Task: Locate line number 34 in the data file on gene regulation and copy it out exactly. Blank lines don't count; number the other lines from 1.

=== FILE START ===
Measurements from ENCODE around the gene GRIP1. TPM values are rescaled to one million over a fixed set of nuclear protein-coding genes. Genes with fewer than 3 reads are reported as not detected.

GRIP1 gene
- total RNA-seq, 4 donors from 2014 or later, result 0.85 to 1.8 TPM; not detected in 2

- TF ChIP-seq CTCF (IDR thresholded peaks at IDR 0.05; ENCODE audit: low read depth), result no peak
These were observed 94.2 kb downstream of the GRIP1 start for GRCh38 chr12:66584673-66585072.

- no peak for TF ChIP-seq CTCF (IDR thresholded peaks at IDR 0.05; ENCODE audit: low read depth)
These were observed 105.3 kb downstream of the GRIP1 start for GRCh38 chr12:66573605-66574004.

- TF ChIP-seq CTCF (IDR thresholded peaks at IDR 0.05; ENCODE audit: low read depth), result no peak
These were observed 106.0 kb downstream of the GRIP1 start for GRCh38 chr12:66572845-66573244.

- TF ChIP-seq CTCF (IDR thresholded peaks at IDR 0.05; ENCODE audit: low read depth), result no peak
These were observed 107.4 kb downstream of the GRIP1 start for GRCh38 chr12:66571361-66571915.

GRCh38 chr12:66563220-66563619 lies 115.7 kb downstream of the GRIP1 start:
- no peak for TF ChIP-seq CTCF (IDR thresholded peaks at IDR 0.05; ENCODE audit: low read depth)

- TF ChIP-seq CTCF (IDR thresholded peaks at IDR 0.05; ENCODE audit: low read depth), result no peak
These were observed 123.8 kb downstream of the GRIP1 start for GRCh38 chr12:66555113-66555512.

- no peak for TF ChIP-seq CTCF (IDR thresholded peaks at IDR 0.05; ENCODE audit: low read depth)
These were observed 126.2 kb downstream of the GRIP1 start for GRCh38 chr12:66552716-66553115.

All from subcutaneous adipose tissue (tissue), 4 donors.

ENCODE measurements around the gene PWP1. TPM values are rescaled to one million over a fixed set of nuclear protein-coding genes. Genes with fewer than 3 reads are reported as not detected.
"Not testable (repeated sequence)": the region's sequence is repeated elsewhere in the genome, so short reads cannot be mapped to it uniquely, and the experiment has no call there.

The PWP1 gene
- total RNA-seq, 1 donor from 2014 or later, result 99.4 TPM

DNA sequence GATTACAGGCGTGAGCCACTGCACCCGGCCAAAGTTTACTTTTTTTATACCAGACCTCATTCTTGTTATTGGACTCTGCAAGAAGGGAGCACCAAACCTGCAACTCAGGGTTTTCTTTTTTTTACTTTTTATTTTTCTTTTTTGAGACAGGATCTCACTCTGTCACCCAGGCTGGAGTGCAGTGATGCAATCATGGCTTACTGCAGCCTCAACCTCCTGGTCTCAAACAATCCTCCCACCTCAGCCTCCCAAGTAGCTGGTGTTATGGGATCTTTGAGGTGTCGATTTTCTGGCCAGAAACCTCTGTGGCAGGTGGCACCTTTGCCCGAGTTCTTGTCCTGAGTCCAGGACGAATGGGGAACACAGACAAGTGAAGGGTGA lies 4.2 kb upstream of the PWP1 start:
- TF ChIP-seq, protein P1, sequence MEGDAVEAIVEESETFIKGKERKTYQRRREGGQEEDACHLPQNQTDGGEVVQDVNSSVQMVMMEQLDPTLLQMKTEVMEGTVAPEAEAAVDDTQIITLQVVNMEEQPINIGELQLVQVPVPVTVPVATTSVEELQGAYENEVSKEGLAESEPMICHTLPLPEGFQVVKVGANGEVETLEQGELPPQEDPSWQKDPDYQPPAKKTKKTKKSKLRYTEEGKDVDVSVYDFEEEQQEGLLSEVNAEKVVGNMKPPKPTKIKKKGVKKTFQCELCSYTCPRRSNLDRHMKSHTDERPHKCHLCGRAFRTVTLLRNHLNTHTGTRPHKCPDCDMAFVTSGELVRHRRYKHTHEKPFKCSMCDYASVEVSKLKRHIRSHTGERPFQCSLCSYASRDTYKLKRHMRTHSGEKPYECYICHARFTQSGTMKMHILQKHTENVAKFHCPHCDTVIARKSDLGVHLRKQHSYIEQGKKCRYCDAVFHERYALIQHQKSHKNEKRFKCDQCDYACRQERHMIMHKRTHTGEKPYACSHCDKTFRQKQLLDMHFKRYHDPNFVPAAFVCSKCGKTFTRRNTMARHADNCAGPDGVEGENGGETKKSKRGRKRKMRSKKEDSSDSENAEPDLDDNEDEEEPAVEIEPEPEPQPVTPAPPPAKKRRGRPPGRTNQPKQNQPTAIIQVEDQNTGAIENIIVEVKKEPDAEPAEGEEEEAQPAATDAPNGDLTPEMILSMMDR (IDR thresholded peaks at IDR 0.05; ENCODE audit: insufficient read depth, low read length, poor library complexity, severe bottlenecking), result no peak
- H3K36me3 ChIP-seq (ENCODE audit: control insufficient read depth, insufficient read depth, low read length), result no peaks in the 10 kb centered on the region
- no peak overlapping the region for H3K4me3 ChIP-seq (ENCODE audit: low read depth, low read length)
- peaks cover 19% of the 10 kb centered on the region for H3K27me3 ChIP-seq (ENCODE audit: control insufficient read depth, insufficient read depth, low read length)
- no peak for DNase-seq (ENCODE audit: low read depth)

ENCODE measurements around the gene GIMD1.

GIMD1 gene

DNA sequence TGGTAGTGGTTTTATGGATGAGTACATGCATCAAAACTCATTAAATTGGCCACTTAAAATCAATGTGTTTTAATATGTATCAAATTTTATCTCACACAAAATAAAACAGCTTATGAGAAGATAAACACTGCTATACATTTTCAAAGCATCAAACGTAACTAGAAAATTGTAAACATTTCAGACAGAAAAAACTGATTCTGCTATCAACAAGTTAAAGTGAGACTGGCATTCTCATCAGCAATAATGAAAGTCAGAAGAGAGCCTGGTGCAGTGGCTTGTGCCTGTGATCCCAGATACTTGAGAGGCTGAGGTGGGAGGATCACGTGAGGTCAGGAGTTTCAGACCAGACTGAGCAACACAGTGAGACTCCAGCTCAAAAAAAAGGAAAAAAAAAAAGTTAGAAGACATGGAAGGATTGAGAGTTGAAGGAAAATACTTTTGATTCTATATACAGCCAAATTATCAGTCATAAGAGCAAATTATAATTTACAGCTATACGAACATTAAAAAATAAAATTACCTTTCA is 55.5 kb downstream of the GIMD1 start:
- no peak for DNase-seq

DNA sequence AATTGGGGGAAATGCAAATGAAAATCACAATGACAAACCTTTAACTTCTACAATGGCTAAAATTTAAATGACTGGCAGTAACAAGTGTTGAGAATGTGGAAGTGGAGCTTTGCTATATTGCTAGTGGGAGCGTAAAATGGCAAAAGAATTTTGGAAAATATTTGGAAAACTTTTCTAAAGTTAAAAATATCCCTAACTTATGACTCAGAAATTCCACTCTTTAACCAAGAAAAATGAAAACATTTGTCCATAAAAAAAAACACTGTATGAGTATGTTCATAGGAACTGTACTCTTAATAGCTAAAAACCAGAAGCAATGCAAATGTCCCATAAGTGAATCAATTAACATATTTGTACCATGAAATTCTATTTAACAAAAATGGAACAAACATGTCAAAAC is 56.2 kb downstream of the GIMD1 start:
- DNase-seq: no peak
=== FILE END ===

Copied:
- DNase-seq: no peak